Tag Archives | Politics

Letter of Inquiry to the Police in Regards to Militarization

From Divided Core:

       Below is the template of a letter that I sent to my local police department and city government inquiring about any weapons or equipment the police may have received from the U.S military.  Considering what’s going down in Ferguson, I think it would behoove you to ask your local police station if they’ve accepted any dangerous gifts from the U.S Pentagon. (I received a polite response from the Sebastopol Chief of Police, and am happy to report that Sebastopol, CA is does not currently participate in any program in which military gear is provided to them by the Department of the Defense.)  Here’s the template of the simple letter:

Dear Chief of Police ________ and the City of _____,I am a resident of ______ and am curious if our police department receives any funding and/or equipment and weapons from the Department of Defense.  I love our town and respect our police department, yet (in the wake of the unrest in Ferguson, MO) I am curious if our police force has accepted any arms, ammunition, robots, or otherwise from the U.S military.
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[Poll] The Poll of Polls

coverThis week, I’m pushing my work off onto you, dear Disinfonauts. Help me come up with new weekly poll topics. I’ve listed five that I thought of, but feel free to send in ideas or leave ‘em in the comment section.

The Poll of Polls

Which poll topic would you like to see?

• Favorite political cartoonist
• Most effective torture device
• Favorite paradox
• Least effective president of the last 20 years
• Favorite conspiracy theory

Most hated company?

So, Monsanto won by a landslide, with Walmart in second and Koch Industries in third. I thought Monsanto might win as it’s the corporation in the news as of late, but I didn’t expect this big of a blowout. I also didn’t expect Disinformation to beat out Amazon!

Monsanto (40%, 430 Votes)
Walmart (13%, 138 Votes)
Koch Industries (10%, 108 Votes)
JP Morgan Chase (5%, 59 Votes)
Comcast (5%, 51 Votes)
Facebook (5%, 49 Votes)
McDonald’s (4%, 41 Votes)
BP (3%, 35 Votes)
21st Century Fox (3%, 34 Votes)
Apple (3%, 31 Votes)
Google (2%, 26 Votes)
Pfizer (1%, 15 Votes)
Disinformation (1%, 13 Votes)
Verizon (1%, 10 Votes)
Microsoft (1%, 10 Votes)
Amazon (1%, 9 Votes)
General Motors (1%, 8 Votes)
Syngenta (0%, 5 Votes)
Novartis (0%, 3 Votes)
Merck (0%, 3 Votes)
Johnson & Johnson (0%, 2 Votes)
Glaxo (1%, 2 Votes)
Total Voters: 1,082

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Rand Paul, Kennedy and the ‘Libertarian Moment’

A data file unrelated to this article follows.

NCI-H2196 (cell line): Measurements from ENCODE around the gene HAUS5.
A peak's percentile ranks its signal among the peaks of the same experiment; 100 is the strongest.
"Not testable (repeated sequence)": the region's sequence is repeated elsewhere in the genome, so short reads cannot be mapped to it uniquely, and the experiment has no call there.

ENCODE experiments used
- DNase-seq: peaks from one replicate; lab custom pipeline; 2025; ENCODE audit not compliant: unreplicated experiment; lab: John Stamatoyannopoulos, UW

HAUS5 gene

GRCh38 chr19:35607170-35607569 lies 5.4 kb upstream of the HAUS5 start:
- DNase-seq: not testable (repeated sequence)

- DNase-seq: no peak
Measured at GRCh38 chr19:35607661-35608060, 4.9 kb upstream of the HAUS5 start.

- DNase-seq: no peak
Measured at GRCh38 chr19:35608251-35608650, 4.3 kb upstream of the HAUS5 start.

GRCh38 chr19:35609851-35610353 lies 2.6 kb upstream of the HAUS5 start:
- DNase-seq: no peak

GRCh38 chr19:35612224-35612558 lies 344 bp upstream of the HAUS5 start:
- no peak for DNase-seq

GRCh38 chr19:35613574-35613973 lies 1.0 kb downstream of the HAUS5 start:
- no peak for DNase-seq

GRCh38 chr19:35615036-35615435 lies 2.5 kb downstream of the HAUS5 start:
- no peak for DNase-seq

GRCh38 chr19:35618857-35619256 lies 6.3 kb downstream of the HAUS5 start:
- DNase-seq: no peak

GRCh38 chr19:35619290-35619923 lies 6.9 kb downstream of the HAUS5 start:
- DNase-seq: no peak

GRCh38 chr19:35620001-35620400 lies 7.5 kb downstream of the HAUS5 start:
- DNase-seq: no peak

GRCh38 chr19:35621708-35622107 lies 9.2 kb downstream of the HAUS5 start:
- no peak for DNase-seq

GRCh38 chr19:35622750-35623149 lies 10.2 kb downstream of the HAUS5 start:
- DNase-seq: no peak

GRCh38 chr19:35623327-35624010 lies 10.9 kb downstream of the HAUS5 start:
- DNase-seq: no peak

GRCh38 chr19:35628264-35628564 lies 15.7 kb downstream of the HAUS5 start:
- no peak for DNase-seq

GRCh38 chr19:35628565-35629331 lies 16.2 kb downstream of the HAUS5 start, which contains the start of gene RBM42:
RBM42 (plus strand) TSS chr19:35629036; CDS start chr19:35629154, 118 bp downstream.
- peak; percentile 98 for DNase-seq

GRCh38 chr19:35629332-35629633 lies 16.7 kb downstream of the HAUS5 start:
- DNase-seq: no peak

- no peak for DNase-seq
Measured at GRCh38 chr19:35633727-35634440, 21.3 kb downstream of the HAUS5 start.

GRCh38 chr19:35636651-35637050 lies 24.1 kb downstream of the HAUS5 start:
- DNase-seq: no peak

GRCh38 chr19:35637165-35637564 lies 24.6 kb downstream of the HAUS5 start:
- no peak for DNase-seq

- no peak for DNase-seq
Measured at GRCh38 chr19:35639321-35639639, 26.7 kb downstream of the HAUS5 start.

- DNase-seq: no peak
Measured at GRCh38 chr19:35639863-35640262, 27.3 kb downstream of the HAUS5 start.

Rand Paul (7004226384)

Rand Paul. Photo: Gage Skidmore [CC-BY-SA-2.0], via Wikimedia Commons

One has a feeling that we’re going to be seeing an awful lot more of Rand Paul in the media over the next two years. The New York Times Magazine kicks off with a lengthy piece about Paul and the “libertarian moment” (whatever that is):

“Let’s say Ron Paul is Nirvana,” said Kennedy, the television personality and former MTV host, by way of explaining the sort of politician who excites libertarians like herself. “Like, the coolest, most amazing thing to come along in years, and the songs are nebulous but somehow meaningful, and the lead singer kills himself to preserve the band’s legacy.

“Then Rand Paul — he’s Pearl Jam. Comes from the same place, the songs are really catchy, can really pack the stadiums, though it’s not quite Nirvana.

“Ted Cruz? He’s Stone Temple Pilots. Tries really hard to sound like Pearl Jam, never gonna sound like Nirvana.

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Could a Psychological Bias be Determining Our Political Stance?

So can desensitizing people to violence and depravity through media influence their future political choices?

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via Psyblog:

Our position on the political spectrum — right, left or centrist — could be down to a deep-seated psychological bias in the way people think about the world.

That’s according to new research published in the journal Behavioral and Brain Sciences, which tested reactions to viewing negative stimuli, like people eating worms or maggot-infested wounds (Hibbing et al., 2014).

The study found that the more conservative people’s politics was, the more intense their reaction to these pictures.

The variation between people was quite striking: some people did not seem to mind the pictures that much, while others reacted strongly, with much higher levels of skin conductance, showing they were sweating more.

This finding, combined with other research from around the world, suggests our so-called ‘negativity bias’ — an automatic orientation towards negative aspects of our environments — may be at the heart of our place on the political spectrum.

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Rush Limbaugh Says the Left Will “Politicize” Ebola for Their Gain

Limbaugh_Award_croppedAnd the pot calls the kettle black.

via The Raw Story:

Radio host Rush Limbaugh warned his listeners on Monday that liberals would make Ebola into a political issue and use it like they had used AIDS to “undermine” President Ronald Reagan.

In an audio clip flagged by Media Matters, the conservative talker explained that he had received some complaints from listeners who said that he should not be spending time talking about the Ebola outbreak in Africa.

“You know, it never ceases to amaze me,” he opined. “Twenty-six years and there are people who still think I miss things. If you really want to understand this program — if you really do — you’re going to have to accept something, that pretty much everything I talk about, I’m talking about because it is political.”

“Have you ever heard of AIDS?” Limbaugh asked. “You think that wasn’t political?

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Why Aren’t More Americans Atheists?

Meslier.jpg

Jean Meslier, 17th Century French Catholic priest who was discovered, upon his death, to have written a book-length philosophical essay promoting atheism.